Monday, March 21, 2011

Lost 50 Years Ago

Fifty years ago, in March 1961, my Dad's father, Edward Stewart, was lost at sea. He was on one of three boats, from Lockeport, Nova Scotia, which went down during a horrific storm off the Emerald Bank, 110 miles from their home port. Seventeen men were lost, all of them married except one, and sixty-five children were left without fathers.

On March 18th my father went to the wharf with his father to see him off. It was my Dad who cast the lines off and saw his father for the last time. The Muriel Eileen, Marjorie Byrl and the Jimmy and Sisters were all 53 ft long liners that were used to being in bad weather. The long liner fishermen were known to be the best at their craft and they were brave men. On March 21st the boats hit into a storm that was said to have had winds of 70 mile gusts, but there was nothing for them to do but to ride out the storm. Emmanuel Currie of the Jimmy and Sisters was overheard to say over the ship's radio: "we're here and there's nothing we can do about it- we've just got to stay."

March 21st marks the day the men and boats were lost forever. My Dad remembers not being overly concerned at first, because they had lost radio contact before when the boats had been blown off course. He kept thinking that they would hear from his father soon. But about a month after that fateful storm, my Dad was laying on his bed reading a book when his little brother, Herbie, came upstairs and said "Dad's not coming home, is he, Alan?" and my Dad answered that he didn't think he would be.

My father was the oldest of seven children. He was twenty-two at the time. My grandmother was given the widow's allowance of $19., per month, which was a standard rate whether you had one child or more. She had to sell her home and move into a smaller one. And she had to get a job, which she did at the Irving Oil office as a clerk. Life changed dramatically for all of the families of the lost fishermen. It was an event that scarred the town and is remembered still.

I never knew my grandfather because I wasn't born until the following year. I wish I had known him. But I have stories of him and his kindness and his love for children. And I have my father and I know that his father's traits live on in his son. I think my Dad always felt bad that he had been the one to cast off the lines that day so long ago not knowing at the time that he would never see his father again. Not only did my grandfather leave seven children and a wife behind but he left stories and memories that will be shared with his decendants forever. (13 grandchildren and 25 great-grandchildren to date 2011)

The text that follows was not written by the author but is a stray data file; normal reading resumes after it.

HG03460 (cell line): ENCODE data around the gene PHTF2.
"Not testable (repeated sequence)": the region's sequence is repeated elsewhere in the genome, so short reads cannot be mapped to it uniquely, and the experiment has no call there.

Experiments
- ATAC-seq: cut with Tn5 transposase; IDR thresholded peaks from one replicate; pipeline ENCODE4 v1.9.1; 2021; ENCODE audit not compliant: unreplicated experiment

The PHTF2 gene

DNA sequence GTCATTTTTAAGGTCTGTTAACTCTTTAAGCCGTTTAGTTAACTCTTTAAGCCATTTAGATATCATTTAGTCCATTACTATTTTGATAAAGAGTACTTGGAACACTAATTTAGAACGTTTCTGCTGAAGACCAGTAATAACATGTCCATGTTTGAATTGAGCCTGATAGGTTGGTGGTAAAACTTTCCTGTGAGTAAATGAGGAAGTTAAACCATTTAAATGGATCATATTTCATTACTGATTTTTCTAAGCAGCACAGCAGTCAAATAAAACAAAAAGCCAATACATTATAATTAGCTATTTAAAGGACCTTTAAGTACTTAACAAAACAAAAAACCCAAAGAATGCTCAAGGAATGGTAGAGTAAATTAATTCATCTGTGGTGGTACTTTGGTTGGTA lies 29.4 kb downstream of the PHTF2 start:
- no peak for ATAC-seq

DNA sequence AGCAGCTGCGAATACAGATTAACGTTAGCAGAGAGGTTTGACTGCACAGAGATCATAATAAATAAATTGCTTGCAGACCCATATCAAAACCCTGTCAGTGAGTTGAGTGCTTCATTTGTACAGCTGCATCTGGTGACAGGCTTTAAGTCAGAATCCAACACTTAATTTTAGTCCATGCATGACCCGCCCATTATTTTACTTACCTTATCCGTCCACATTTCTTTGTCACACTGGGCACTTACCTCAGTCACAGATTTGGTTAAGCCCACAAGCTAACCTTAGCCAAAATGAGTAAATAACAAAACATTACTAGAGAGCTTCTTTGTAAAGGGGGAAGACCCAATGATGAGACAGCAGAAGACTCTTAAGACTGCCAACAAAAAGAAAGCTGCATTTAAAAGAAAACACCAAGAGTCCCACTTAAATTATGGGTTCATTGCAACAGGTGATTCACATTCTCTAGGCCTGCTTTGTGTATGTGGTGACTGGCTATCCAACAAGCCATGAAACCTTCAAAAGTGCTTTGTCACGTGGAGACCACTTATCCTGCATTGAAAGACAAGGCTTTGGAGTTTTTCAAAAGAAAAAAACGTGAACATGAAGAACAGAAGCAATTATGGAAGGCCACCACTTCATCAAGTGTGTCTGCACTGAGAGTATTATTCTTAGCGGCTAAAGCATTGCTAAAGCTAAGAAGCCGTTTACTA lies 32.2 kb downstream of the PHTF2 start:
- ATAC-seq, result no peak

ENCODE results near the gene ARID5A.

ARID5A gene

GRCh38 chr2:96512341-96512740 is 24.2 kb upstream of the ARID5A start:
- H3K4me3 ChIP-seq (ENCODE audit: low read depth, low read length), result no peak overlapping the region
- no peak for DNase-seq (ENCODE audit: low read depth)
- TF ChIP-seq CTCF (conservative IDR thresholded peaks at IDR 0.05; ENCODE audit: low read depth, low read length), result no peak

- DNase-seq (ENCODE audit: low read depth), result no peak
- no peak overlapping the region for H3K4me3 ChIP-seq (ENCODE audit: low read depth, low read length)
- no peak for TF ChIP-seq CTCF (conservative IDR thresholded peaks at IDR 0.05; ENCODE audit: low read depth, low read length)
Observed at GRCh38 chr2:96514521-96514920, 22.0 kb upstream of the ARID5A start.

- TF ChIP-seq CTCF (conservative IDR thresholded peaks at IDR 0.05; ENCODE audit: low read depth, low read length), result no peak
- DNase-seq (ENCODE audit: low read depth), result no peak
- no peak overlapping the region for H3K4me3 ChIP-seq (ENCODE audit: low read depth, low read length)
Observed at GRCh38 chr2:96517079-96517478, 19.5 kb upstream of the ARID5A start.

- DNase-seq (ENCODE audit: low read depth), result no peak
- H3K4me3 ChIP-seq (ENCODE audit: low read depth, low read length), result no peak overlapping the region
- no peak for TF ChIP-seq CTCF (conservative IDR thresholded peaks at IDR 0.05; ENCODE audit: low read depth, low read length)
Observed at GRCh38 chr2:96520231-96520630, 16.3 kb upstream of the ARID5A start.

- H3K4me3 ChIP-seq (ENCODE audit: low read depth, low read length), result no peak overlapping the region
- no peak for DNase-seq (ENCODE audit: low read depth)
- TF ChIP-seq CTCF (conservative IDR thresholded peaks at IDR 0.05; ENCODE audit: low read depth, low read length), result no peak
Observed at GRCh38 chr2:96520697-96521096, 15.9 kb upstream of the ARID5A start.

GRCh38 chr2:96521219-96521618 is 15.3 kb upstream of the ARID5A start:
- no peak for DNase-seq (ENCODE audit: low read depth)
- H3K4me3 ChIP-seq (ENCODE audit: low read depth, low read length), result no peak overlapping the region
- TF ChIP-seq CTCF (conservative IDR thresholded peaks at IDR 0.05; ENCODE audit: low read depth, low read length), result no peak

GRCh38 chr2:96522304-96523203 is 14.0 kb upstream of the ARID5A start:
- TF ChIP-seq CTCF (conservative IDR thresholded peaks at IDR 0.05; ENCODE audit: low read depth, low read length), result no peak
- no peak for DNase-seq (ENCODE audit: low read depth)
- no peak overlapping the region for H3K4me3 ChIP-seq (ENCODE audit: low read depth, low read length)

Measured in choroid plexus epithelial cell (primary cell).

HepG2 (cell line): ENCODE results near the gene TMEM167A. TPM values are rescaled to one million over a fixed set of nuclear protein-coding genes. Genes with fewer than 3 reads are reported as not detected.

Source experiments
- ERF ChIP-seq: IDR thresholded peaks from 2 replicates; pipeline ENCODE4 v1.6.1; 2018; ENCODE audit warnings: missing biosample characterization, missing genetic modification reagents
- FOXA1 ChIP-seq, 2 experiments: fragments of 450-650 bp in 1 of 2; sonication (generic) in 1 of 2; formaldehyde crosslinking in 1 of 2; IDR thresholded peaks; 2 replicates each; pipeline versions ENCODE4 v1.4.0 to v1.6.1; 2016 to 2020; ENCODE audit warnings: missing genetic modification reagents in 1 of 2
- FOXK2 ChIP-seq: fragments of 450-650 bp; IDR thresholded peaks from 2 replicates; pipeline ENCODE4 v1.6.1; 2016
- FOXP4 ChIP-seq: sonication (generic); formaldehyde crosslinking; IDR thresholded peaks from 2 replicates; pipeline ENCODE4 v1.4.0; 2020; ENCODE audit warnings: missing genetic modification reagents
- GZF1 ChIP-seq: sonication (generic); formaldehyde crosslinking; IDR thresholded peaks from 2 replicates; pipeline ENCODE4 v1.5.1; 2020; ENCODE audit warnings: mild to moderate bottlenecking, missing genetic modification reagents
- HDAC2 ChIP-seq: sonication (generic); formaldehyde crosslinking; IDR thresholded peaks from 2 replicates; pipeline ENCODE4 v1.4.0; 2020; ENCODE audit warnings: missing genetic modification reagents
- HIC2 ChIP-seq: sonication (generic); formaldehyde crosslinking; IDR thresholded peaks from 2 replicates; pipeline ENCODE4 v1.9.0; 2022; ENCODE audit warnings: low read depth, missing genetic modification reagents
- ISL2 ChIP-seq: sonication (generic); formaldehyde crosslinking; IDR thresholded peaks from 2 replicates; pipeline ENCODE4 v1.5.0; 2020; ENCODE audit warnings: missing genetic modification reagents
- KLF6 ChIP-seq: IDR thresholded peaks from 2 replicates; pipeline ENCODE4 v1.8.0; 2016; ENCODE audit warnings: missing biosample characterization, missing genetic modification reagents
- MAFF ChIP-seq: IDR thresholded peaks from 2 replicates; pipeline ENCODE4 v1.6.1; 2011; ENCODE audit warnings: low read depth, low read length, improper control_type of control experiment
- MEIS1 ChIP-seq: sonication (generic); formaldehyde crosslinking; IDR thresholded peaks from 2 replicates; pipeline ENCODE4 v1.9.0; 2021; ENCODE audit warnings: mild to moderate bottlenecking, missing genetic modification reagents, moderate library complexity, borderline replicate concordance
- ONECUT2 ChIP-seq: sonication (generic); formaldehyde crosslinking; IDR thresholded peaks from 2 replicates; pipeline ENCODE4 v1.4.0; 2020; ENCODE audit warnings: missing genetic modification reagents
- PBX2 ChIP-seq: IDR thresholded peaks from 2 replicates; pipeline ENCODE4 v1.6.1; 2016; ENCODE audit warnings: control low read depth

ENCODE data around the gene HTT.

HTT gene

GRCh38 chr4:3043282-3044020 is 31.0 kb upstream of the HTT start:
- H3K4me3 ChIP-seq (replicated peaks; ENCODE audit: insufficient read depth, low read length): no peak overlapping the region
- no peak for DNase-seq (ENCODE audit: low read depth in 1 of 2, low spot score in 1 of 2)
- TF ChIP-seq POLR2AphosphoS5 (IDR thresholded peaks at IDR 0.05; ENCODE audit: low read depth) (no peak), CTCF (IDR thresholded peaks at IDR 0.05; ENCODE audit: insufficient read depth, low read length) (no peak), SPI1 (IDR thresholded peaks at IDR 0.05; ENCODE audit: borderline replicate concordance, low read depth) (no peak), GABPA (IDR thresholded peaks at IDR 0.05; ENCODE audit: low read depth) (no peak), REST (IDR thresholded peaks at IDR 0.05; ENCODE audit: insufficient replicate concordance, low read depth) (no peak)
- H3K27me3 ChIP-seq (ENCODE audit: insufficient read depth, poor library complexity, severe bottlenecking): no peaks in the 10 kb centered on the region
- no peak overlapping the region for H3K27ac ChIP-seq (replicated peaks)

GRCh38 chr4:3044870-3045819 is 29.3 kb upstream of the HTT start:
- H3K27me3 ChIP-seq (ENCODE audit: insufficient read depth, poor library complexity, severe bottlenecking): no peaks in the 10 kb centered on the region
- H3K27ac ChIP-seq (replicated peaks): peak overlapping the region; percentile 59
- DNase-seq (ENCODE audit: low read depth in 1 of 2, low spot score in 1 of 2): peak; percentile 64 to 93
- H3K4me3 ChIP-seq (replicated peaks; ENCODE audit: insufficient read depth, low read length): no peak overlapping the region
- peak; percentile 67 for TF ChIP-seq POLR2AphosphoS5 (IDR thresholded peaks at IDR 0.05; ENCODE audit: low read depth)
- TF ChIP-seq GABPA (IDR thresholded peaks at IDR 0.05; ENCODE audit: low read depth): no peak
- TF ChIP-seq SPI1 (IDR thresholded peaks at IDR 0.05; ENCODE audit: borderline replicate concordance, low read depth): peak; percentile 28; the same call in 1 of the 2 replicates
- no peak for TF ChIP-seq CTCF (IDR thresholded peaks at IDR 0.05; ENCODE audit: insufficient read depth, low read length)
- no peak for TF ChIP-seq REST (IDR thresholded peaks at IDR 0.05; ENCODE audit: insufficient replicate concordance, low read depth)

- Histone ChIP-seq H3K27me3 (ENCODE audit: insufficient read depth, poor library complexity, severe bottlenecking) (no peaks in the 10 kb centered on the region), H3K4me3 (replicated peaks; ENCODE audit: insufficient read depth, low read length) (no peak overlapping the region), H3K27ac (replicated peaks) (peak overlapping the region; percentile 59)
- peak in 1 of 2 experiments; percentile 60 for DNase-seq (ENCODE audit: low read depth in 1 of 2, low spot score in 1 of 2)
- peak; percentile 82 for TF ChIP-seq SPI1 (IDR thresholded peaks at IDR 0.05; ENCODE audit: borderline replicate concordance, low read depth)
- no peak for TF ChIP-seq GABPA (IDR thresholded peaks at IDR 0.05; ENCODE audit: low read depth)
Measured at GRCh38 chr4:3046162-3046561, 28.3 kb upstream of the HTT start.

When my grandfather left the wharf he was not a Christian so we don't know for sure if we will see him in eternity or not. But I have to hope that he did call out to God before he was lost. These men were the best of the best. They were the long liners. They had been in the worst of seas before and I have to believe that they knew this was a storm like no other and that they may not be pulling through it. I have to believe they called out to God in their hour of need and that I will see my grandfather in Heaven.

"Then you will call, and the LORD will answer; you will cry for help, and he will say: Here am I."
 Isaiah 58:9

 1 I love the LORD, for he heard my voice;
   he heard my cry for mercy.
2 Because he turned his ear to me,
   I will call on him...
 3 The cords of death entangled me,
   the anguish of the grave came over me;
   I was overcome by distress...
4 Then I called on the name of the LORD:
   “LORD, save me!”
 5 The LORD is gracious and righteous;
   our God is full of compassion
Psalm 116:1-5a

"everyone who calls on the name of the LORD will be saved;"
Joel 2:32

"And everyone who calls
   on the name of the Lord will be saved."
 Acts 2:21

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